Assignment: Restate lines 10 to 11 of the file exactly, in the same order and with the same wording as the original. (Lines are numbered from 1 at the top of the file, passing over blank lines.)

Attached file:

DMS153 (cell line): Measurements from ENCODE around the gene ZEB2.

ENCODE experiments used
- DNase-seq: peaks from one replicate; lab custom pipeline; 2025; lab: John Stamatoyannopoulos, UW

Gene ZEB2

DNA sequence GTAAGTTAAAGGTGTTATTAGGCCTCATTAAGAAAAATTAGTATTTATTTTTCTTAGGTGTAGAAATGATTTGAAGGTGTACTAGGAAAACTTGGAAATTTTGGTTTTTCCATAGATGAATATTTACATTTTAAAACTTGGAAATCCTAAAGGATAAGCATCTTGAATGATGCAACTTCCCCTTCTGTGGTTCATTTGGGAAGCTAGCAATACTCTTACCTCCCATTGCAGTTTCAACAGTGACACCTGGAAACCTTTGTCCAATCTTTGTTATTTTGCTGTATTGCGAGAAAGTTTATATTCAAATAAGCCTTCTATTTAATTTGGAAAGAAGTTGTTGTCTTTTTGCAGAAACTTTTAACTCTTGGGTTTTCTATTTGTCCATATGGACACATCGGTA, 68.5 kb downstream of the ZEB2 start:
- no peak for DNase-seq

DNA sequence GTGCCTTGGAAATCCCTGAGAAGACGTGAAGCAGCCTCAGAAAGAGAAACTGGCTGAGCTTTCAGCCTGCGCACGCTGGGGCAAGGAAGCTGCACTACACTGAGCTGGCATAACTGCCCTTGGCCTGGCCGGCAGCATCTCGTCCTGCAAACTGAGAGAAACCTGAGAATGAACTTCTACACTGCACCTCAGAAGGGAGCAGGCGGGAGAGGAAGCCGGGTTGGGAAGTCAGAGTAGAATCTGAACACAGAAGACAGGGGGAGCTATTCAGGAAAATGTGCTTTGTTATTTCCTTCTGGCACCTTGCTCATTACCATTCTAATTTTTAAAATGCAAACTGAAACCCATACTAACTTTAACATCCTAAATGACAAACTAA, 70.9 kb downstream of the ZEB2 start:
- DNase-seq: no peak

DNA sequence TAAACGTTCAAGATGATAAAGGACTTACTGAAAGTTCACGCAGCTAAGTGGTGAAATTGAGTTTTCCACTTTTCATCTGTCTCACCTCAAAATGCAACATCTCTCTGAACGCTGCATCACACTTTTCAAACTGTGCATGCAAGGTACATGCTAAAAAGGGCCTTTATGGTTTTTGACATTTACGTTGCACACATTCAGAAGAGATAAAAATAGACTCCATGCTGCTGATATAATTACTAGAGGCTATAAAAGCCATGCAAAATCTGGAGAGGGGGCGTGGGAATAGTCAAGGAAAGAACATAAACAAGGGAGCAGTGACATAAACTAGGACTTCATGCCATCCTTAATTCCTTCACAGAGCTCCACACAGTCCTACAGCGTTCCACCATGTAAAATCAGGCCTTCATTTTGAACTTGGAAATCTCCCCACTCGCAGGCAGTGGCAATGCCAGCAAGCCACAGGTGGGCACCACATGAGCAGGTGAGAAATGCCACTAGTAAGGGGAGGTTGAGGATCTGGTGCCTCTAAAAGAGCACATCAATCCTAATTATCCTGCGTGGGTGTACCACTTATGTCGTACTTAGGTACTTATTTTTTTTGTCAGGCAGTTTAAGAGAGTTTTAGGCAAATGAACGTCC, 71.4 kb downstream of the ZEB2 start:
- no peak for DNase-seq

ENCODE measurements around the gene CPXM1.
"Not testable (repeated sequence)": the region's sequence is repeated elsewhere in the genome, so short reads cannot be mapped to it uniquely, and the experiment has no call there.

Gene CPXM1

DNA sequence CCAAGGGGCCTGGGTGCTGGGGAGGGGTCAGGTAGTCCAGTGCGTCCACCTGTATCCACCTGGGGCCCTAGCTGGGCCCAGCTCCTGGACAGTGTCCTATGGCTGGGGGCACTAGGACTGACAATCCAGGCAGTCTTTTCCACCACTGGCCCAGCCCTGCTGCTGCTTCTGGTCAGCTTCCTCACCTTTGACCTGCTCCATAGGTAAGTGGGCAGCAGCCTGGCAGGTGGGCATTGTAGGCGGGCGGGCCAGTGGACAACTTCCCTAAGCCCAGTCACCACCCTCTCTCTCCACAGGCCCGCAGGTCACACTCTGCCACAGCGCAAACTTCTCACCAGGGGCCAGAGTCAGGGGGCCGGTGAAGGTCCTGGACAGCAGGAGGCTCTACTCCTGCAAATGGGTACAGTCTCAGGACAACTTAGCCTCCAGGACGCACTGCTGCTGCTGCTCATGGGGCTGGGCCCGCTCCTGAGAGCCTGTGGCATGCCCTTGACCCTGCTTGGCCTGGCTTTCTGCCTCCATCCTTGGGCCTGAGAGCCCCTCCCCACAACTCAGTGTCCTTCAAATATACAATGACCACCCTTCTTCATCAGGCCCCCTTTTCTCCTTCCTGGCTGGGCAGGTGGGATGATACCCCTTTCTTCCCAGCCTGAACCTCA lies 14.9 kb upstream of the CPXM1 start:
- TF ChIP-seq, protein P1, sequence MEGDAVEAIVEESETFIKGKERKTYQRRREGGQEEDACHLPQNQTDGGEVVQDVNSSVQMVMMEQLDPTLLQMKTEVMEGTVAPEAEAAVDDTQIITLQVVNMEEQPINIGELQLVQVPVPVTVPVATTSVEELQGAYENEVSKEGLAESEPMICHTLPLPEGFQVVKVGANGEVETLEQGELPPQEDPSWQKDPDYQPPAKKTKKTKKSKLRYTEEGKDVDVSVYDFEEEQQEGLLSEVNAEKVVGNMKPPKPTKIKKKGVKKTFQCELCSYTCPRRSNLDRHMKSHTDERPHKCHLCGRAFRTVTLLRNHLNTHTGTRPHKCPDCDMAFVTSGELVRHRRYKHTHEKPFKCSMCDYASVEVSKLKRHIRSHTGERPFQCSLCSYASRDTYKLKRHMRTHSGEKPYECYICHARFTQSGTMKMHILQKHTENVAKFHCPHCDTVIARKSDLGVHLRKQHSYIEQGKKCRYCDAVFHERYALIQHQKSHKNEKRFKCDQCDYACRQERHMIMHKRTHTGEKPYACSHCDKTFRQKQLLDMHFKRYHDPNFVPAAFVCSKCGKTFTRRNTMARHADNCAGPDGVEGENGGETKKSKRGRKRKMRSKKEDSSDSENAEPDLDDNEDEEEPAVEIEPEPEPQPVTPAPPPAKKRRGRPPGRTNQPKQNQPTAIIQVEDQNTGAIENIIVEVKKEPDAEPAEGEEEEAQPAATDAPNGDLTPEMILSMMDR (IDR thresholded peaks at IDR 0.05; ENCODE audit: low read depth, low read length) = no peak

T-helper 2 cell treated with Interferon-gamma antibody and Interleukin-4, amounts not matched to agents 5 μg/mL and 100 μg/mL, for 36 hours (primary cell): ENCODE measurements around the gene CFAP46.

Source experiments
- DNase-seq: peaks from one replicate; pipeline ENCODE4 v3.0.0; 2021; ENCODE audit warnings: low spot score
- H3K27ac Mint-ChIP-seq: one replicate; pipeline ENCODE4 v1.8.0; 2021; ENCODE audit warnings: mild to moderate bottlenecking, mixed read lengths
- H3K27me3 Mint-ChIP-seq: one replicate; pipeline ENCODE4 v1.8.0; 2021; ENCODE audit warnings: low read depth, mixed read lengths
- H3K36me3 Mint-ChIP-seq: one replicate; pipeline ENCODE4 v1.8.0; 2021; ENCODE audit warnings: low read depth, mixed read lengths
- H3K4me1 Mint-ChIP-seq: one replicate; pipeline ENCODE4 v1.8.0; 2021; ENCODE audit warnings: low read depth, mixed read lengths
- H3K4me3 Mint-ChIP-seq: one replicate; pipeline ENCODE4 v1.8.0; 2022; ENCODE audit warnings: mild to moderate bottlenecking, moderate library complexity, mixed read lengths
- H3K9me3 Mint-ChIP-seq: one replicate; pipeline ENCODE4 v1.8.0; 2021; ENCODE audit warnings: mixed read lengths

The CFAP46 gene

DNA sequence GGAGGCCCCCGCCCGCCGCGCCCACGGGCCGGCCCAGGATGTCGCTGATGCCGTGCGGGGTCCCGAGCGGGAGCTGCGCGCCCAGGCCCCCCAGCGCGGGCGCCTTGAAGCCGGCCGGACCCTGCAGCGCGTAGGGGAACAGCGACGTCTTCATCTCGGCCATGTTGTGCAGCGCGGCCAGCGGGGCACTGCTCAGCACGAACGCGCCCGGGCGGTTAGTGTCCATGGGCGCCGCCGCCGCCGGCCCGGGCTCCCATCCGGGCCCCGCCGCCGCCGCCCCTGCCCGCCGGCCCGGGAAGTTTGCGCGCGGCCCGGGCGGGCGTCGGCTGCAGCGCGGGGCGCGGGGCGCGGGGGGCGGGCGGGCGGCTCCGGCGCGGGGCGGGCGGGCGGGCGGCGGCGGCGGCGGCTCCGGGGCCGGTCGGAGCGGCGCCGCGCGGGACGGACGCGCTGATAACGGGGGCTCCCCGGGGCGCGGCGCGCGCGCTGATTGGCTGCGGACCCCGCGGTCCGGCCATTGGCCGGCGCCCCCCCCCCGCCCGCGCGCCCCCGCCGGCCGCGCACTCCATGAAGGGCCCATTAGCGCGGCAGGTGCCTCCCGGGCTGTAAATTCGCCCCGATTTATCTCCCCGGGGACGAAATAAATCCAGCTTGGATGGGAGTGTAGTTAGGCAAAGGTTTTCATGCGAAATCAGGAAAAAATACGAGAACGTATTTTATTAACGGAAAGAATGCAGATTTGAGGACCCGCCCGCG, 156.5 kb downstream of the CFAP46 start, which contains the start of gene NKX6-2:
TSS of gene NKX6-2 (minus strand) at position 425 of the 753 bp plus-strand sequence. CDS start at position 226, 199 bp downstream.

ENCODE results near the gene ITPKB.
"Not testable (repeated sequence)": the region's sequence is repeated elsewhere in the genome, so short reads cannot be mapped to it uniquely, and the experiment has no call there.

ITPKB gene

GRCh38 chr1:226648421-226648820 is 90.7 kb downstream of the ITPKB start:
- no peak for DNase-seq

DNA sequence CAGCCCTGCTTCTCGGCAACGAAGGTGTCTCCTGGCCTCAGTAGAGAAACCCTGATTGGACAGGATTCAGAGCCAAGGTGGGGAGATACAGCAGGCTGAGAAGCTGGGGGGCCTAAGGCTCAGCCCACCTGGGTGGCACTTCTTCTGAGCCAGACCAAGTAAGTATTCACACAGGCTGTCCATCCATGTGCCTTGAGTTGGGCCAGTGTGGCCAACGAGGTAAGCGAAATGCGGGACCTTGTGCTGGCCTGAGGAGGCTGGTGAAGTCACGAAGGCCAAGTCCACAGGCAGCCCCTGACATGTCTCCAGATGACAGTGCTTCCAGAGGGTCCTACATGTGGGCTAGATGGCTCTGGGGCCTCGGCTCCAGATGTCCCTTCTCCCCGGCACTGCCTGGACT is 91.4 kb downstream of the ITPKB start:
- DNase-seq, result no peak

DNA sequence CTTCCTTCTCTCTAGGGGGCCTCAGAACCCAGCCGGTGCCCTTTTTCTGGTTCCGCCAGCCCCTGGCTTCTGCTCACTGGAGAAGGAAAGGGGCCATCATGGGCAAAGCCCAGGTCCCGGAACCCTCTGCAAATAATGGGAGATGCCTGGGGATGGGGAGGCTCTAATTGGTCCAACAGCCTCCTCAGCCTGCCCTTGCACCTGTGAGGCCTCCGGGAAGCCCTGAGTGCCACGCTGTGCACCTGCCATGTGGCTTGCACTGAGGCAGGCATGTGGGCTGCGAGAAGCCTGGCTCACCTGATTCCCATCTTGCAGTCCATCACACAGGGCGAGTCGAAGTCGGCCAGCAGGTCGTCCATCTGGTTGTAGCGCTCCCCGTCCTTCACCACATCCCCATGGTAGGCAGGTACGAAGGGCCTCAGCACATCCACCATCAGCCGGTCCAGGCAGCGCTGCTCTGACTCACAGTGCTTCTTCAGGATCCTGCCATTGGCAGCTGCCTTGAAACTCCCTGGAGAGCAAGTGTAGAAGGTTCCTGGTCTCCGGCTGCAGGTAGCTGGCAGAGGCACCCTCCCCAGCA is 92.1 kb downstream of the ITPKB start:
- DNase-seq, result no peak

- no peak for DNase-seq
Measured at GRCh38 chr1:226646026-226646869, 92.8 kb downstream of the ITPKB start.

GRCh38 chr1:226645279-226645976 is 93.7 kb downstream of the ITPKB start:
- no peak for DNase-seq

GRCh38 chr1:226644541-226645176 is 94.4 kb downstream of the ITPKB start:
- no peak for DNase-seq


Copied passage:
- no peak for DNase-seq

ENCODE measurements around the gene CPXM1.